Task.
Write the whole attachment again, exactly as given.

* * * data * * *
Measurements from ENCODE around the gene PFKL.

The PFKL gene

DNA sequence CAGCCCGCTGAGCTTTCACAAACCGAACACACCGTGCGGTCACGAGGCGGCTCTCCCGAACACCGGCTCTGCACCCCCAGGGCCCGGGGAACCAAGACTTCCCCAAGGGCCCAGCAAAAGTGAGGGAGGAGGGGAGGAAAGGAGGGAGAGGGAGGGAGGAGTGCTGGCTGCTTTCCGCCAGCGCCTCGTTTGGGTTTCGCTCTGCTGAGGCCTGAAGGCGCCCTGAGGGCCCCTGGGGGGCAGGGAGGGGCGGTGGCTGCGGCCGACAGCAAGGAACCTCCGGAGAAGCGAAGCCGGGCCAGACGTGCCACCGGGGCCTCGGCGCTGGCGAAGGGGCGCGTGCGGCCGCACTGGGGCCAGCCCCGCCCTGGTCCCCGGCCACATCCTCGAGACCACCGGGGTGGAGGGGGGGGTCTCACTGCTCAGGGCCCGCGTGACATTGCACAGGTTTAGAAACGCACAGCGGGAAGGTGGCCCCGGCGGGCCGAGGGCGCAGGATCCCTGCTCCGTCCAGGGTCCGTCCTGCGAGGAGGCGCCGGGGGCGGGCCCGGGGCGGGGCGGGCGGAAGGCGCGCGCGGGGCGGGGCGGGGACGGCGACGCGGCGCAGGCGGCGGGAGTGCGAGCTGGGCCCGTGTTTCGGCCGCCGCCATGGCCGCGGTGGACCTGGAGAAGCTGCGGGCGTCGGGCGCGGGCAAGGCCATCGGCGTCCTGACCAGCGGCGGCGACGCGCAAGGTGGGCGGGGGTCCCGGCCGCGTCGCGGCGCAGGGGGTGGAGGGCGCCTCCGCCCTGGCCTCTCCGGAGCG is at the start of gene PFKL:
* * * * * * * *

Measurements from ENCODE around the gene PFKL.

The PFKL gene

DNA sequence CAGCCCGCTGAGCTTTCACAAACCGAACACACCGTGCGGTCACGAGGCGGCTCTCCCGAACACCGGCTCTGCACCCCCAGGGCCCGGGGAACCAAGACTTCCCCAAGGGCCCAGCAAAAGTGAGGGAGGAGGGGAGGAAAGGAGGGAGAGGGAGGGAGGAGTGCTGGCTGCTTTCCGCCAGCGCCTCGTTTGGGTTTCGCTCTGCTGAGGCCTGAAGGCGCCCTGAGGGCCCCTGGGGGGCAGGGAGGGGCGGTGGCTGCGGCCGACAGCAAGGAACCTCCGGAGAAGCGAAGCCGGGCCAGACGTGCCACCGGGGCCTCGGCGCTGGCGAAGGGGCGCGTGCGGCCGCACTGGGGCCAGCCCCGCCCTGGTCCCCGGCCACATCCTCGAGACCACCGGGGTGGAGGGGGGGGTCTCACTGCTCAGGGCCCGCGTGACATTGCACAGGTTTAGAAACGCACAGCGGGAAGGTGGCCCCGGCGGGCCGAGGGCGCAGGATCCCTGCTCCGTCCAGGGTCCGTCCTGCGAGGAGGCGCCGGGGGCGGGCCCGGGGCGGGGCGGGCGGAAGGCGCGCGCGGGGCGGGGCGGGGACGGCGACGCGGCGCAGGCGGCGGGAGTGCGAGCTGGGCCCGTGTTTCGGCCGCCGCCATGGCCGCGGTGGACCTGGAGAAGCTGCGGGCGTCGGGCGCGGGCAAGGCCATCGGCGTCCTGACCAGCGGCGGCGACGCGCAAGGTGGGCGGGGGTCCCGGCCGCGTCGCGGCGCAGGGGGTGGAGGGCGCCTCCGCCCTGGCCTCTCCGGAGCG is at the start of gene PFKL: